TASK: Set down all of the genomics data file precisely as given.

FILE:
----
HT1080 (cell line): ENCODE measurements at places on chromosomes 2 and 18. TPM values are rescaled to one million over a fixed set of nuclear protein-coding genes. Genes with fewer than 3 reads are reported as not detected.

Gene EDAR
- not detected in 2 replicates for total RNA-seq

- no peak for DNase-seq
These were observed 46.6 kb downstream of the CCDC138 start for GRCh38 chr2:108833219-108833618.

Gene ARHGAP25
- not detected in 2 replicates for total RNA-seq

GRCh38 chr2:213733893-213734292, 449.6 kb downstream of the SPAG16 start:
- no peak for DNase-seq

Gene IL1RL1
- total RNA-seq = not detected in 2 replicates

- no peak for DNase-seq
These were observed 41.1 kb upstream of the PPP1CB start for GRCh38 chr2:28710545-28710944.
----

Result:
HT1080 (cell line): ENCODE measurements at places on chromosomes 2 and 18. TPM values are rescaled to one million over a fixed set of nuclear protein-coding genes. Genes with fewer than 3 reads are reported as not detected.

Gene EDAR
- not detected in 2 replicates for total RNA-seq

- no peak for DNase-seq
These were observed 46.6 kb downstream of the CCDC138 start for GRCh38 chr2:108833219-108833618.

Gene ARHGAP25
- not detected in 2 replicates for total RNA-seq

GRCh38 chr2:213733893-213734292, 449.6 kb downstream of the SPAG16 start:
- no peak for DNase-seq

Gene IL1RL1
- total RNA-seq = not detected in 2 replicates

- no peak for DNase-seq
These were observed 41.1 kb upstream of the PPP1CB start for GRCh38 chr2:28710545-28710944.